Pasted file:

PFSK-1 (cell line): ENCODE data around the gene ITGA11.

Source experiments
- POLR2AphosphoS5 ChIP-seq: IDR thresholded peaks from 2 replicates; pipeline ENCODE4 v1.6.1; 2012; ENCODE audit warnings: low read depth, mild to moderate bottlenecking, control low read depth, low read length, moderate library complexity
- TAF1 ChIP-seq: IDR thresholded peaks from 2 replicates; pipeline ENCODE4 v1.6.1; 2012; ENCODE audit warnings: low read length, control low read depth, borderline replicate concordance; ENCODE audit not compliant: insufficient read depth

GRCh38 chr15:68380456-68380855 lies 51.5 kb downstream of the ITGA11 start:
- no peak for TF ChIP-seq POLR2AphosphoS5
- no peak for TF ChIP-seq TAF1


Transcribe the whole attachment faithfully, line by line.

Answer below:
PFSK-1 (cell line): ENCODE data around the gene ITGA11.

Source experiments
- POLR2AphosphoS5 ChIP-seq: IDR thresholded peaks from 2 replicates; pipeline ENCODE4 v1.6.1; 2012; ENCODE audit warnings: low read depth, mild to moderate bottlenecking, control low read depth, low read length, moderate library complexity
- TAF1 ChIP-seq: IDR thresholded peaks from 2 replicates; pipeline ENCODE4 v1.6.1; 2012; ENCODE audit warnings: low read length, control low read depth, borderline replicate concordance; ENCODE audit not compliant: insufficient read depth

GRCh38 chr15:68380456-68380855 lies 51.5 kb downstream of the ITGA11 start:
- no peak for TF ChIP-seq POLR2AphosphoS5
- no peak for TF ChIP-seq TAF1